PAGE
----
I followed this guide to install the front driver's side Eibach spring yesterday. It is still a time consuming job. It took me 3 hours to do the one side. I'm hoping the passenger side will take substantially less now that I know the routine.

Some advice/observations:

1. Apply painters tape around the fender edge to protect the paint from scratches. The clearance is very tight when removing and installing the strut assembly.

2. Make sure you have a compact set of short spring compressors like the ones pictured as there isn't a lot of spring to grab. Mine are long and bulky and I had to use spacers to shorten them. The compressors can't extend into the strut mount area otherwise you won't have room to drop the assembly. Compressing the spring for removal and then refitting the assembly is by far the most difficult and time consuming part.

You do need to compress the spring to remove the assembly. The guide says "fit snugly" but my experience was that the spring needs to be compressed in order to have the clearance to remove the assembly.

3. Contrary to the guide, I had to use a large hammer to dislodge the outer tie rod. From my experience, this is the common way to break them loose. Moving the hub left and right had no impact.

4. The shock spun when I removed and also when I tightened the top hat. So a torx socket is needed to tighten it while holding the nut with a 19mm flat wrench.

5. The vehicle pictured in this guide is a RWD Stinger. The AWD has an added drive shaft on the front axle. It does drop and flex when you lower the hub assembly but it does add some resistance when reinstalling the strut assembly as you have to clear the fender and then tilt the hub back to its vertical position which is where the resistance from the drive shaft can be annoying.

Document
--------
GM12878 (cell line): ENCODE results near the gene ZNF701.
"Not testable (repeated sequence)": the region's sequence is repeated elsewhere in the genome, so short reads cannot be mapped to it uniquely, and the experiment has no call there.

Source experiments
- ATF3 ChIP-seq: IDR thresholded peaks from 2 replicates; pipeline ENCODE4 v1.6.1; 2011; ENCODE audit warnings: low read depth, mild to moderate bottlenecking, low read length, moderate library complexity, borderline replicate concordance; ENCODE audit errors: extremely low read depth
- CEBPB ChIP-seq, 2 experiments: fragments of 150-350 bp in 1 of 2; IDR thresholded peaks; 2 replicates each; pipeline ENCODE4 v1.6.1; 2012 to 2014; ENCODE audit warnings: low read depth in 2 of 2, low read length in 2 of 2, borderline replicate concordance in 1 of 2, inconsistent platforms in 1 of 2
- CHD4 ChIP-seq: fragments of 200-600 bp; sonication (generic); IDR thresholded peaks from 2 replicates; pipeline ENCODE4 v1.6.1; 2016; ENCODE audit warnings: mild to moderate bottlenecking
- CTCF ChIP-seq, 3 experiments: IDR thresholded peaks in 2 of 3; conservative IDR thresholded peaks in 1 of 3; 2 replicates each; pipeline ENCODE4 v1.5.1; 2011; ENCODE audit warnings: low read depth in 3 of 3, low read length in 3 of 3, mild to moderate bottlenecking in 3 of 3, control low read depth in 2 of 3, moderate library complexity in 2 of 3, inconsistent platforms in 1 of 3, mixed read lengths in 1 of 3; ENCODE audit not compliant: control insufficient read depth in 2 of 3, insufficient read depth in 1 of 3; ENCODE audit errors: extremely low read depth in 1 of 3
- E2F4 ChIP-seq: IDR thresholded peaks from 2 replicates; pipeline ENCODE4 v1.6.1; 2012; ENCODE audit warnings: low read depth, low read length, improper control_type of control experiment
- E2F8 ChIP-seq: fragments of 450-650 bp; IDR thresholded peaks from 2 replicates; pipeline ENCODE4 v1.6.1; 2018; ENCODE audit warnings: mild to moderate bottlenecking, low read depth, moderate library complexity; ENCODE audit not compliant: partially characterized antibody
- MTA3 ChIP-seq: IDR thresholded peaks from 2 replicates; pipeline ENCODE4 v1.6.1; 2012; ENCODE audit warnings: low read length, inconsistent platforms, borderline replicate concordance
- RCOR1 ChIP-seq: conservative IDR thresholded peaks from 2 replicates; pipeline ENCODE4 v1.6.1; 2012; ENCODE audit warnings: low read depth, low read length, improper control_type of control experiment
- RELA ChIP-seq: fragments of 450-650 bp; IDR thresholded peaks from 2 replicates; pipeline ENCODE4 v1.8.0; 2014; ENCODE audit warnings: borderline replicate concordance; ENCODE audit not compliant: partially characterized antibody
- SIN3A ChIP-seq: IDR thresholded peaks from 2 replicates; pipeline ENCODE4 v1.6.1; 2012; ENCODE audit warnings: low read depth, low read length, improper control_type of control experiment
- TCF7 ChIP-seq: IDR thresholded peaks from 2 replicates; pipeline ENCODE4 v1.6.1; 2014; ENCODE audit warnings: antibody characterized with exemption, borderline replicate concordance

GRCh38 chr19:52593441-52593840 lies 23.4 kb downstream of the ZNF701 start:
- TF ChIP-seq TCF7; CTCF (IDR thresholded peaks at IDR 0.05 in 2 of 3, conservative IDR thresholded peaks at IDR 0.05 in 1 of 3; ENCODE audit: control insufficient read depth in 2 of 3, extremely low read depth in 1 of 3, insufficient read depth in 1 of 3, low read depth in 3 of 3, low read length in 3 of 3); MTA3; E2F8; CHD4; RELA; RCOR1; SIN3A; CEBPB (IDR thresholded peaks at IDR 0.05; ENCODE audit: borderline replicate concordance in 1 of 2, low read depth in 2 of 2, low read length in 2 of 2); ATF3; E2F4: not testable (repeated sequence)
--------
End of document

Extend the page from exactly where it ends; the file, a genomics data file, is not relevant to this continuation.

6. Ensure you have the top hat in its final tightened position before attempting to reinstall the assembly into the vehicle. I measured the amount of thread exposed in comparison to the other side of the vehicle to verify that I was tight enough to fit it back on the car. If it's not, you won't have enough clearance and risk scratching your fender.
 
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SKStinger

Active Member
Passenger side front took me 2 hours. Total time: 6.5 hours. 5 hours to install the front and 1.5 hours for the rear.

To add to the above post about the front:

1. When reinstalling the strut assembly it helps to put a spring compressor on to give yourself some more clearance under the wheel arch.

2. The torx socket you need to hold the shock while tightening the top hat is a T10.

The torque specs I used were:
- Outer 19mm tie rod castle nut = 35 to 40 ft/lbs
- Lower 17mm strut bolt = 80 ft/lbs
- Top 17mm strut bolt (allen key bolt) = 80 ft/lbs
- 14mm strut mount nuts = 45 to 50 ft/lbs
- 19mm top hat nut = 30 to 40 ft/lbs. I was left with a 1/2 inch of thread exposed above the nut which is where the nut was prior to removal.